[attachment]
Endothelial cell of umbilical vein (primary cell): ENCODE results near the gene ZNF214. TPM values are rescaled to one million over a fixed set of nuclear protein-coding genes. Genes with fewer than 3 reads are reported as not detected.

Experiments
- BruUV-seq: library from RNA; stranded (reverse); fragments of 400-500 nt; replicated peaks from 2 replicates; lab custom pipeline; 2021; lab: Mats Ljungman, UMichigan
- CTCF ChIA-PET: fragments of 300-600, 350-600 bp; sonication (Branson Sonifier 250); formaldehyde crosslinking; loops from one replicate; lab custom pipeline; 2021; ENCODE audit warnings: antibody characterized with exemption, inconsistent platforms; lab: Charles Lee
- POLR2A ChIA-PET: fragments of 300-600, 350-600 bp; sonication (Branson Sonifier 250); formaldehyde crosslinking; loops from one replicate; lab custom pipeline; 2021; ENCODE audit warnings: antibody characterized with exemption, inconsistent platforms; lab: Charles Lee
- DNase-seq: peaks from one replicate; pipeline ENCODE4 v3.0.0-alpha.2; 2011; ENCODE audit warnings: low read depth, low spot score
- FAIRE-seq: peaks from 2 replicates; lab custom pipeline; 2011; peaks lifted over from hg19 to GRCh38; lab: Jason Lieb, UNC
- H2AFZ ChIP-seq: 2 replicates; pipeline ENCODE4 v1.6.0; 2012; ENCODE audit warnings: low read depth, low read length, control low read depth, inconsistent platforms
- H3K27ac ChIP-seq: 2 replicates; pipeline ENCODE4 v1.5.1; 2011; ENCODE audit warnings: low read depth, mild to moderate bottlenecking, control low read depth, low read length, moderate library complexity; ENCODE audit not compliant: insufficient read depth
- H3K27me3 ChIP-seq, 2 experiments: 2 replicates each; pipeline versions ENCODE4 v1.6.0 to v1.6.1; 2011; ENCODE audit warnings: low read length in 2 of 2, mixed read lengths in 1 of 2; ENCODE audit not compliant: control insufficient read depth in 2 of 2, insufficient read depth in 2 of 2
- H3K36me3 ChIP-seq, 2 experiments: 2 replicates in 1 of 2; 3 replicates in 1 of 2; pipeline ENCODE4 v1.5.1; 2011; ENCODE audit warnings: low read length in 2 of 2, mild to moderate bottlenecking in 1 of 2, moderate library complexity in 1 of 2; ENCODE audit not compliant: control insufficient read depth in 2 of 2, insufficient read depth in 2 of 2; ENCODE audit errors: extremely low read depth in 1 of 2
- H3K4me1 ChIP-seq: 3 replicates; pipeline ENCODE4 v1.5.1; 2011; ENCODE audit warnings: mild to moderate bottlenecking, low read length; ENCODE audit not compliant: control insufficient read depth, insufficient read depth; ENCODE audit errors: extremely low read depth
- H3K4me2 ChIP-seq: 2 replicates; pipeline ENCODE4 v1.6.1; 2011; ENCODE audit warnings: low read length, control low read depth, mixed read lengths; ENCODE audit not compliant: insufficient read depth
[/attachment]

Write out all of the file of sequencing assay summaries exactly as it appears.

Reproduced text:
Endothelial cell of umbilical vein (primary cell): ENCODE results near the gene ZNF214. TPM values are rescaled to one million over a fixed set of nuclear protein-coding genes. Genes with fewer than 3 reads are reported as not detected.

Experiments
- BruUV-seq: library from RNA; stranded (reverse); fragments of 400-500 nt; replicated peaks from 2 replicates; lab custom pipeline; 2021; lab: Mats Ljungman, UMichigan
- CTCF ChIA-PET: fragments of 300-600, 350-600 bp; sonication (Branson Sonifier 250); formaldehyde crosslinking; loops from one replicate; lab custom pipeline; 2021; ENCODE audit warnings: antibody characterized with exemption, inconsistent platforms; lab: Charles Lee
- POLR2A ChIA-PET: fragments of 300-600, 350-600 bp; sonication (Branson Sonifier 250); formaldehyde crosslinking; loops from one replicate; lab custom pipeline; 2021; ENCODE audit warnings: antibody characterized with exemption, inconsistent platforms; lab: Charles Lee
- DNase-seq: peaks from one replicate; pipeline ENCODE4 v3.0.0-alpha.2; 2011; ENCODE audit warnings: low read depth, low spot score
- FAIRE-seq: peaks from 2 replicates; lab custom pipeline; 2011; peaks lifted over from hg19 to GRCh38; lab: Jason Lieb, UNC
- H2AFZ ChIP-seq: 2 replicates; pipeline ENCODE4 v1.6.0; 2012; ENCODE audit warnings: low read depth, low read length, control low read depth, inconsistent platforms
- H3K27ac ChIP-seq: 2 replicates; pipeline ENCODE4 v1.5.1; 2011; ENCODE audit warnings: low read depth, mild to moderate bottlenecking, control low read depth, low read length, moderate library complexity; ENCODE audit not compliant: insufficient read depth
- H3K27me3 ChIP-seq, 2 experiments: 2 replicates each; pipeline versions ENCODE4 v1.6.0 to v1.6.1; 2011; ENCODE audit warnings: low read length in 2 of 2, mixed read lengths in 1 of 2; ENCODE audit not compliant: control insufficient read depth in 2 of 2, insufficient read depth in 2 of 2
- H3K36me3 ChIP-seq, 2 experiments: 2 replicates in 1 of 2; 3 replicates in 1 of 2; pipeline ENCODE4 v1.5.1; 2011; ENCODE audit warnings: low read length in 2 of 2, mild to moderate bottlenecking in 1 of 2, moderate library complexity in 1 of 2; ENCODE audit not compliant: control insufficient read depth in 2 of 2, insufficient read depth in 2 of 2; ENCODE audit errors: extremely low read depth in 1 of 2
- H3K4me1 ChIP-seq: 3 replicates; pipeline ENCODE4 v1.5.1; 2011; ENCODE audit warnings: mild to moderate bottlenecking, low read length; ENCODE audit not compliant: control insufficient read depth, insufficient read depth; ENCODE audit errors: extremely low read depth
- H3K4me2 ChIP-seq: 2 replicates; pipeline ENCODE4 v1.6.1; 2011; ENCODE audit warnings: low read length, control low read depth, mixed read lengths; ENCODE audit not compliant: insufficient read depth